One good place to start is with your local chamber of commerce. Many host Lunch & Learn events where they invite speakers from the community to present on topics related to their industry. It’s a great starting point if you feel nervous presenting to larger crowds. There is rarely budget available to pay the presenters at these venues but it is an excellent opportunity to reach potential clients and build your comfort level. If your presentation is interesting you’ll often be asked to present again at other chamber events.

Valuable and interesting (also free) content is a highly sought-after commodity. As your confidence increases start targeting workshops at larger conventions. Here too you will need to reach out to the organizers and fight for your (once again unpaid) presentation slot. Having tailored your presentation using business language, your target audience doesn’t have to be IT specific.

When someone presents on a topic they love in an informative manner it’s easy to exude confidence and charisma. You end up getting lost in the presentation and begin to have fun with the process and the audience. The pressure of getting a sale or convincing someone of your point of view is removed from the situation. You want to position yourself as the beacon of knowledge on your chosen topic and can answer as many different questions as possible as they come up. Research thoroughly and be prepared to defend your point of view during Q&A sessions.

By this point you are probably asking why you are going through all this trouble if you aren’t going to be asking for a sale? How does this benefit your MSP?

With an interesting presentation, the marketing value of your public speaking engagements can be much more effective — and less costly — than simply paying for clicks or mainstream media advertising. You can reach stakeholders directly and convince them you know what you are talking about.

Never turn your presentation into a sales pitch, but you’ll find someone will almost always ask about your services in the Q&A session. This gives you an opportunity to grow your client base organically and skip the awkwardness that sometimes comes with meeting new clients for the first time. After you’ve presented enough times you can eventually start making money to deliver it. Some corporations and not-for-profit organizations hold days of professional development where they do have budget to pay industry presenters if the content is related and useful.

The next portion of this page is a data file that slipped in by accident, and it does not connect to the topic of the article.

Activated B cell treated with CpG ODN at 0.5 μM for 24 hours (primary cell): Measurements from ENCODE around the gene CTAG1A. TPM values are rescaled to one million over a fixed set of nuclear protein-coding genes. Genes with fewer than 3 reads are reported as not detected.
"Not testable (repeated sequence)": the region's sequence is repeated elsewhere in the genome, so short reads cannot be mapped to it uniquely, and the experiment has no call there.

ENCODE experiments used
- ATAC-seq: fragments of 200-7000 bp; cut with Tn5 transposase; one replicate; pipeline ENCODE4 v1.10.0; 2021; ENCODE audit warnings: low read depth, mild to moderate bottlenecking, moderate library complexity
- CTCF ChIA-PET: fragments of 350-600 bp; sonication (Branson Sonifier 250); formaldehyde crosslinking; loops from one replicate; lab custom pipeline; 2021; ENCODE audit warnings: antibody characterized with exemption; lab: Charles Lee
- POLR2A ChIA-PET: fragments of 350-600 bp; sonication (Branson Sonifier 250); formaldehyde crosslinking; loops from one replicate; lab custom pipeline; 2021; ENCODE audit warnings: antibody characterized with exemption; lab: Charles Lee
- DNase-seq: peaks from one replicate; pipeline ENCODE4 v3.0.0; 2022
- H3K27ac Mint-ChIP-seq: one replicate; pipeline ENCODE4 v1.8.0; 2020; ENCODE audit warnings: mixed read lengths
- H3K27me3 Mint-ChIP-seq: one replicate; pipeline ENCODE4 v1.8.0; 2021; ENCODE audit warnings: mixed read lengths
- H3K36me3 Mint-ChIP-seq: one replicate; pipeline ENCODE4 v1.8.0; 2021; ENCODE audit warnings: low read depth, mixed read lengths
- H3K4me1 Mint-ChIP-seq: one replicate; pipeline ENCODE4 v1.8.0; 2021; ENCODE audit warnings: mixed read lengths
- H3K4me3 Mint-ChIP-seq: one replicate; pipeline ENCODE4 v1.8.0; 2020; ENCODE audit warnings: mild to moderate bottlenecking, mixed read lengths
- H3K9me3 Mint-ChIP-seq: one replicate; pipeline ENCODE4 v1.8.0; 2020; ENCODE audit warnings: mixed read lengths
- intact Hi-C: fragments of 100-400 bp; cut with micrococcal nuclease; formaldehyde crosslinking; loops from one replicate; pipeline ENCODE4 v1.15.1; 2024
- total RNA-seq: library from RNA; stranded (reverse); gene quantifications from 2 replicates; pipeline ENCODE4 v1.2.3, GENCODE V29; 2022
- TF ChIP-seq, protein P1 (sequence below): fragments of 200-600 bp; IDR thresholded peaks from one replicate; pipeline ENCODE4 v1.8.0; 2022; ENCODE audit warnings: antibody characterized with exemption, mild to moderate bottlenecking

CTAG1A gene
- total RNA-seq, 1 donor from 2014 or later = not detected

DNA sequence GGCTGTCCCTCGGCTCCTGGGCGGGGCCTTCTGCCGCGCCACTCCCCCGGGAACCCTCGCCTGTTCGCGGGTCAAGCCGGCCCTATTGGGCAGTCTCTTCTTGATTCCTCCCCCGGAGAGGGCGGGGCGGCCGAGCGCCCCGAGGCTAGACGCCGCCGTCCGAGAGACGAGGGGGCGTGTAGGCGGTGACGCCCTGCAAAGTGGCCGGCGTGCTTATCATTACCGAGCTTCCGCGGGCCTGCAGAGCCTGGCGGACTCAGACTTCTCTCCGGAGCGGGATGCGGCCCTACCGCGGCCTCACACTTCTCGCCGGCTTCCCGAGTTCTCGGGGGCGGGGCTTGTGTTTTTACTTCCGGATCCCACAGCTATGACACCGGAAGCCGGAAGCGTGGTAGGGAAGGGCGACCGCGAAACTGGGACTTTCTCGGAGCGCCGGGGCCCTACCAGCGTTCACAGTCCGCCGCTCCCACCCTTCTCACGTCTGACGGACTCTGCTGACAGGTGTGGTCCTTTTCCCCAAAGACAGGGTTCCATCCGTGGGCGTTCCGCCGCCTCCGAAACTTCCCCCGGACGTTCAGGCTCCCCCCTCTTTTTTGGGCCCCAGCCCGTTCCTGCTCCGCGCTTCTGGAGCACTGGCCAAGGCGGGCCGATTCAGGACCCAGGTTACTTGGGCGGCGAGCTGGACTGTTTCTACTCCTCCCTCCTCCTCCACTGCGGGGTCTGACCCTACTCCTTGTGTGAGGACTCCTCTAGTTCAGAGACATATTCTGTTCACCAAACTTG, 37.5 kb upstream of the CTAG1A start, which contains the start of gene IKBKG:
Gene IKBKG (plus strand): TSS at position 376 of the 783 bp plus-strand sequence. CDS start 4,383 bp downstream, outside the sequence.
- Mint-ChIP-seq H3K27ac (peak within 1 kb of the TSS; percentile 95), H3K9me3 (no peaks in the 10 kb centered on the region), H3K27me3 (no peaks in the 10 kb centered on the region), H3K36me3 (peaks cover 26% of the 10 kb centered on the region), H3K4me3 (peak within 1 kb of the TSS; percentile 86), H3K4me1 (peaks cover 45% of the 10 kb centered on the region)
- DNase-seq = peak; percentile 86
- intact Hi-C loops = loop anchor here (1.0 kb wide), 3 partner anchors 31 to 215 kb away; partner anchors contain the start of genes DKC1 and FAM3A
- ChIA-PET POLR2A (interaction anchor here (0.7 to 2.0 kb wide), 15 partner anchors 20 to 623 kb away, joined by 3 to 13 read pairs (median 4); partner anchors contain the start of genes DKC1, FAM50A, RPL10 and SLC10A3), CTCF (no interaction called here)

Another way to make use of your presentation is to offer it as a service to current managed service clientele. For example, it may be useful to offer a small discount on the monthly managed service fees if all employees have been officially trained on how to prevent ransomware infection. The client pays for the training session and gains the tools necessary to prevent downtime. The discount may reduce your MRR slightly but will also reduce your cost to support them if it prevents even a single malware infection.

Whatever you do, don’t write off public speaking as a valuable tool to solidify your reputation and grow your MSP. Step outside of your comfort zone and take on the challenge, you’ll be glad you did.

About The AuthorAlain Lefebvre, Great White North and ASCII Group member

Alain Lefebvre is chief operating officer of Great White North and has been a member of The ASCII Group since 2017.

About The ASCII Group, Inc.

The ASCII Group is a vibrant reseller community of independent MSPs, VARs, and other solution providers. Formed in 1984, ASCII has more than 70 programs that provide turnkey cost-cutting strategies, innovative business building programs, and extensive peer interaction. ASCII members enjoy benefits such as marketing support; educational information; group purchasing power; increased leverage in the marketplace; and multiple networking opportunities. These programs enable ASCII members to increase revenue, lower operating costs, and grow service opportunities. ASCII is the oldest and largest group of independent information technology (IT) solution providers, integrators and value added resellers (VARs) in the world. Learn more at www.ascii.com.